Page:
My main point is that science doesn't always progress in a neat, systematic, and/or rational fashion. There are many discoveries that happen by mistake, by relative unknowns and/or are fought tooth and nail.

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  28. Science does not have a list of what will not be overturned. It can't by definition. It is a method, not a result. We have our own lists. The problem with the cartoon in the post is that it seems to imply scientists could not care less about the outcome of any theory. A person truly lacking any motivation to accept one thing over another is lacking a method of distinguishing between ideas (and also maybe very boring). That's not science. That's just seeing a mass of data. No thought for that and no science either. The fact is scientists are not ho hum about something traveling faster than the speed of light. In addition to the fact it contradicts the theory of Relativity, it also implies another problem illustrated by the following old limerick:"There was a young lady named Bright,
    Who traveled much faster than light.

    She set out one day,
    In the relative way,

    and returned on the previous night."

    That however does not bother me as why should we be given any favors to indulge our prejudices.

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  29. Nachum wrote:

    "I remember asking a very charedi rebbe of mine back in elementary school how, if the mabul overturned the whole world- even underground- we could say that Adam and Chava were buried in Me'arat HaMachpela. He took me aside and very quietly told me that the mabul didn't affect Eretz Yisrael.

    That was an eye opener."

    What exactly opened your eyes Nachum? Also, I'm not sure why your "chareidi" rebbi had to take you aside and "very quietly" reveal the deep dark secret to you. Sounds very overly inspirational to me for something which is stated openly in Chazal (Zevachim 113b). Oh, by the way, this ma'amar chazal was written two thousand years ago, long before anyone even thought of contesting a world-wide flood. In fact, if it weren't for Chazal, it would be impossible to say such a thing as the Torah is mashma that the entire world was inundated.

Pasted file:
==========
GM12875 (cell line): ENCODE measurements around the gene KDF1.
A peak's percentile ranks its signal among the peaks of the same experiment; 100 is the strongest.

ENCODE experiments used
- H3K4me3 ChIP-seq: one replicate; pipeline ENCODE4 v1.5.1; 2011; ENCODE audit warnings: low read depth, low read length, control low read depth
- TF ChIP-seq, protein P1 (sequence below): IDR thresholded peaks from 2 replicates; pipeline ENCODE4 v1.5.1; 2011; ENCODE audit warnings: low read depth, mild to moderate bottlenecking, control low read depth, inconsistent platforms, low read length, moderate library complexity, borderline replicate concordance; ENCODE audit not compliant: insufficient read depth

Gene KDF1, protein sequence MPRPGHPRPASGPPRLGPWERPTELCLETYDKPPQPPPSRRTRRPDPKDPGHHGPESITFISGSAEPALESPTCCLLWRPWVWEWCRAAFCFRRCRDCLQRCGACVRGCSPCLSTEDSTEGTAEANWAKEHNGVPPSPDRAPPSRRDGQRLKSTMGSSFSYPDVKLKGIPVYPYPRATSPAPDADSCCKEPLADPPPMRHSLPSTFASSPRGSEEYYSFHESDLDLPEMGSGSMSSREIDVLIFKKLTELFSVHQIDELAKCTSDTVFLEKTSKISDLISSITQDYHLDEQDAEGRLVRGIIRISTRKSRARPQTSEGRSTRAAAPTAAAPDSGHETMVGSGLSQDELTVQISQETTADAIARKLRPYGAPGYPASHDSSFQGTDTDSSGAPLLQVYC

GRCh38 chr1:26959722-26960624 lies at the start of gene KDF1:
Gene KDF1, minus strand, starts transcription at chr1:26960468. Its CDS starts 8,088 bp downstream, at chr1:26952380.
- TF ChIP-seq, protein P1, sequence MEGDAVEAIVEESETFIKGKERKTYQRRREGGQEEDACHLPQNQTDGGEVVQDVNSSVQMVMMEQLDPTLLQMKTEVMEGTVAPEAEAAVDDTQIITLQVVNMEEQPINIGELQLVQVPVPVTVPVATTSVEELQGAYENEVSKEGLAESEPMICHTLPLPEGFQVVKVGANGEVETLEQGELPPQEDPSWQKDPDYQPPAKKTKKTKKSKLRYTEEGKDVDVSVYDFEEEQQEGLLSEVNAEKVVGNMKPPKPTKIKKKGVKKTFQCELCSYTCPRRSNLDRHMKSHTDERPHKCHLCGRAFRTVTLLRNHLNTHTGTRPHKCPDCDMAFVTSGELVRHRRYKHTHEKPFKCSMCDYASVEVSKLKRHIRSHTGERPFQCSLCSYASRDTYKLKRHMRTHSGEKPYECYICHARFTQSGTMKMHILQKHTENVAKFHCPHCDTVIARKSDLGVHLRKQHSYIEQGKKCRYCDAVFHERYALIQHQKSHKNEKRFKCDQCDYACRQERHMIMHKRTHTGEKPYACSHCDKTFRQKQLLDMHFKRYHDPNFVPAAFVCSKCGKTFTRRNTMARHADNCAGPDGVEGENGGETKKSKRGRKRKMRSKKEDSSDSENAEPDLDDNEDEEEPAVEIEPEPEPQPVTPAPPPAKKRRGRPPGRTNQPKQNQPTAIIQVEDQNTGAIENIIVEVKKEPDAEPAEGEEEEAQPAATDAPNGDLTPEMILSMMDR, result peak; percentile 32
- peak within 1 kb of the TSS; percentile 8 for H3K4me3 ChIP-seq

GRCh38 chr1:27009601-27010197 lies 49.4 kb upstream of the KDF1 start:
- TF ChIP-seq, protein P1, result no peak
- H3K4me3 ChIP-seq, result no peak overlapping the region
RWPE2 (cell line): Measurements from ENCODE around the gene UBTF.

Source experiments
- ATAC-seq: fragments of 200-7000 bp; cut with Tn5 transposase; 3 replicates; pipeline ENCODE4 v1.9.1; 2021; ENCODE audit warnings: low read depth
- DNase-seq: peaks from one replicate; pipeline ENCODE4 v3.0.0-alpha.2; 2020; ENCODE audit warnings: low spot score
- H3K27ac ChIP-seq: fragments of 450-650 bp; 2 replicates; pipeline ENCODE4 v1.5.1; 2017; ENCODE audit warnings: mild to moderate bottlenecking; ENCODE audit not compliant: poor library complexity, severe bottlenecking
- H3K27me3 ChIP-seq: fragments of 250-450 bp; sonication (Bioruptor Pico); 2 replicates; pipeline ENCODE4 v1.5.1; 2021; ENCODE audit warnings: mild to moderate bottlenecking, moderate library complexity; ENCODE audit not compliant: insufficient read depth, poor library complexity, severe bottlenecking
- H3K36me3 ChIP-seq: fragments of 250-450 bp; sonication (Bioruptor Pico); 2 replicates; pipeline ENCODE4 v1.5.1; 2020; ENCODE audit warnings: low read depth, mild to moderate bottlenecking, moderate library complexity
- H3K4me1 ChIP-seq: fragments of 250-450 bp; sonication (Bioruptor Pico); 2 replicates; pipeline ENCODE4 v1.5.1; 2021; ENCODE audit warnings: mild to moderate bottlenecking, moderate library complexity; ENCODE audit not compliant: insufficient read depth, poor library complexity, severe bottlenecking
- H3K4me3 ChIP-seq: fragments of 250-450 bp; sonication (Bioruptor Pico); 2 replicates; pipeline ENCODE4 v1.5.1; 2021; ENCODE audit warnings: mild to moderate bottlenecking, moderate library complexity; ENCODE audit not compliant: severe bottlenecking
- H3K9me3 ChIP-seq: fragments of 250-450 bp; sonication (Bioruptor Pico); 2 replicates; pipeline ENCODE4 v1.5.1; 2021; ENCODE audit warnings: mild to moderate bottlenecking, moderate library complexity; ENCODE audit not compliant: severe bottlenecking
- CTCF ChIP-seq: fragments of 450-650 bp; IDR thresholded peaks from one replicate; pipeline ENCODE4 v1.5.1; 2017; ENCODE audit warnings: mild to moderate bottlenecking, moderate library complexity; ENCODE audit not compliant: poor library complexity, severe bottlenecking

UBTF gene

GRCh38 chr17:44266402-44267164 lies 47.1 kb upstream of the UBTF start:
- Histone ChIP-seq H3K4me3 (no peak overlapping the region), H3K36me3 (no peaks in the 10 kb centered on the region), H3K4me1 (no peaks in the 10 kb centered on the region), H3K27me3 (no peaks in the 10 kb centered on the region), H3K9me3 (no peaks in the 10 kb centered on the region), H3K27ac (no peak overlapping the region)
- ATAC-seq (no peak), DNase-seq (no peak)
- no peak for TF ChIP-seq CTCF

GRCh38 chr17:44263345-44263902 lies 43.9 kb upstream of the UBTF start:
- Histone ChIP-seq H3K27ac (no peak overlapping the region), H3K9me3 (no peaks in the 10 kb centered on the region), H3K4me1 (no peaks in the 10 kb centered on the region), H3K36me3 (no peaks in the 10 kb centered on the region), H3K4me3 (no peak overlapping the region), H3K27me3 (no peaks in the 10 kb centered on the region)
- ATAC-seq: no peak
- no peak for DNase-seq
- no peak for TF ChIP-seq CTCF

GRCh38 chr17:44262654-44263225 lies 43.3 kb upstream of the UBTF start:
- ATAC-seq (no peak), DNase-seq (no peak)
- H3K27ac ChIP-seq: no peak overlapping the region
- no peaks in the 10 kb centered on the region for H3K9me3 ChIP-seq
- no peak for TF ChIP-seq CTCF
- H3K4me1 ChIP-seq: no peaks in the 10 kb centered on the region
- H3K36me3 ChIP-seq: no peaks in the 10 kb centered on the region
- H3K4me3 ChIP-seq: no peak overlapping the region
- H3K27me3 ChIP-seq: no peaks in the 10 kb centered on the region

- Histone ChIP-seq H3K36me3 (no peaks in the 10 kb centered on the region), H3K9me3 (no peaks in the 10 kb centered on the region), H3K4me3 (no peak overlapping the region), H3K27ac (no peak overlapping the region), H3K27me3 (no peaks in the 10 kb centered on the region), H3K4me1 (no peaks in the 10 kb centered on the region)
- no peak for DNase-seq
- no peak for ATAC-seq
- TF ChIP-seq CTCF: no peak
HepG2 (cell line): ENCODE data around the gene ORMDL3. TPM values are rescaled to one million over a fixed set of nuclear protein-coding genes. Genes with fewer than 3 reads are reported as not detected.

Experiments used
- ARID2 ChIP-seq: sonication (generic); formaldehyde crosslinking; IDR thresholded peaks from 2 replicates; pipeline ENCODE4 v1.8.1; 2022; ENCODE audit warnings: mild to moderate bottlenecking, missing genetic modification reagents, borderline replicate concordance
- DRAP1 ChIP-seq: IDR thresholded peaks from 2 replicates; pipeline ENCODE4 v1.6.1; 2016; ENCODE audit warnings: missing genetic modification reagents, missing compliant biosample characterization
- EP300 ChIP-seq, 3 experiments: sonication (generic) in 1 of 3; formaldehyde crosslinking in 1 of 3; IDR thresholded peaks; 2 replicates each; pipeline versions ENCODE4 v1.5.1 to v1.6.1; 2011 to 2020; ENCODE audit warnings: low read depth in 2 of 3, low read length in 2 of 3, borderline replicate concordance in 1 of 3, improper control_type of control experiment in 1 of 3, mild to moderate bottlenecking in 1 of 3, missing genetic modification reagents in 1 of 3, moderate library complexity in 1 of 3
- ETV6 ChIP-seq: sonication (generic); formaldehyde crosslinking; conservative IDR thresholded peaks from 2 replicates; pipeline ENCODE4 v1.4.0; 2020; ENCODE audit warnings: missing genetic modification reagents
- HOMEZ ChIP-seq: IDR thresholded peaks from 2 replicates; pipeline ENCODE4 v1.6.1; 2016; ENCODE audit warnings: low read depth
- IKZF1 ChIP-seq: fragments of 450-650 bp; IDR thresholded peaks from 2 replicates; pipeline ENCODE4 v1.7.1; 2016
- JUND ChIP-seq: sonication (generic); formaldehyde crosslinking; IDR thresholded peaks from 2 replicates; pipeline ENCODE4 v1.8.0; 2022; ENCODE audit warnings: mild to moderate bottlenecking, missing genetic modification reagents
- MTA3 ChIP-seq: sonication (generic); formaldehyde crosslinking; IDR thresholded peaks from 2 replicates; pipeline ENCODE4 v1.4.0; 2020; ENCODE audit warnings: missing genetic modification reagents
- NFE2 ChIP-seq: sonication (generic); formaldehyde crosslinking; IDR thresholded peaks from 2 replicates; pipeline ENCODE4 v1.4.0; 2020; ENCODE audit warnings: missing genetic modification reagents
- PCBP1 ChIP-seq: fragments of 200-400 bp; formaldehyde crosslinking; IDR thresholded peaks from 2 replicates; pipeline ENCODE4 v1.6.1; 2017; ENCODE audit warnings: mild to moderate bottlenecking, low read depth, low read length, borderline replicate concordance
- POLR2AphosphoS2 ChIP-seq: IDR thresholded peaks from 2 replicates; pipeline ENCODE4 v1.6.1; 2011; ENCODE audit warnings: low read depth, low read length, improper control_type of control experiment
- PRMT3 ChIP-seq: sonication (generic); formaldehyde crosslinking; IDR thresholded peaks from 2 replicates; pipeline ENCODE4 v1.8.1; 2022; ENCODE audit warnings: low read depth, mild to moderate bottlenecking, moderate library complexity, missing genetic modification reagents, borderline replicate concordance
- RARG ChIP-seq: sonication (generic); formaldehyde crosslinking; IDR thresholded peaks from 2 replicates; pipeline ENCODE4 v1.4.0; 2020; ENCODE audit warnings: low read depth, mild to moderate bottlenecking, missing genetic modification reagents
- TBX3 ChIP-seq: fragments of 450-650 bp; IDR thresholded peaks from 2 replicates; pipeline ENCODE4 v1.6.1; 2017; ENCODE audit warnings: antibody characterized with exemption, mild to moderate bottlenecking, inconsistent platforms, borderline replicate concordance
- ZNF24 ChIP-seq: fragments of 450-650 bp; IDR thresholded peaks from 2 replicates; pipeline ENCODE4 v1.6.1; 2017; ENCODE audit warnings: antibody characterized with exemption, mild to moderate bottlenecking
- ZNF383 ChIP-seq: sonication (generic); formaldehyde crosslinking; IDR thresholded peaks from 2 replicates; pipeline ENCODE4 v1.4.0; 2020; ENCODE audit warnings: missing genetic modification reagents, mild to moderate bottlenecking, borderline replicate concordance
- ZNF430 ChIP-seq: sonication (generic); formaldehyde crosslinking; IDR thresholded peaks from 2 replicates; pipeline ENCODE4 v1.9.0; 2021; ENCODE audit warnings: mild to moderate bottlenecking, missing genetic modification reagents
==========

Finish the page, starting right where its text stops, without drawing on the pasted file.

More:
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  30. Mechy has it right.

    Back in high school, we examined Einstein's equations. If an object would travel faster than light, the equations would end up producing "imaginary" numbers - taking the square root of negative numbers. This may mean that such speeds are impossible, but it may also simply mean that this particular set of equations is insufficient to describe what happens at those speeds.

    So far, experiments (mostly involving particle accelerators) have shown the relativistic equations to be quite solid, but a preponderance of evidence is not the same as proof.

    In other words, the claim that nothing can be accelerated to (and beyond) light speeds is solid, but it is based on logical extrapolations of today's equations and current observations. That is strong, but it's not proof.

    If we discover a circumstance that will allow faster-than-light travel, it won't unravel all of physics. All of our lower-speed observations don't automatically become wrong. It simply means that new theories will have to be developed to accommodate the new data.

    This is just like what happened with Newton's laws. Relativity didn't make them "wrong". They remain quite accurate and useful for objects moving at lower speeds. We still teach them in school, but now we make a point of mentioning the limits of their usefulness.

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  31. Nachum writes: "(My teacher) took me aside and very quietly told me that the mabul didn't affect Eretz Yisrael. That was an eye opener."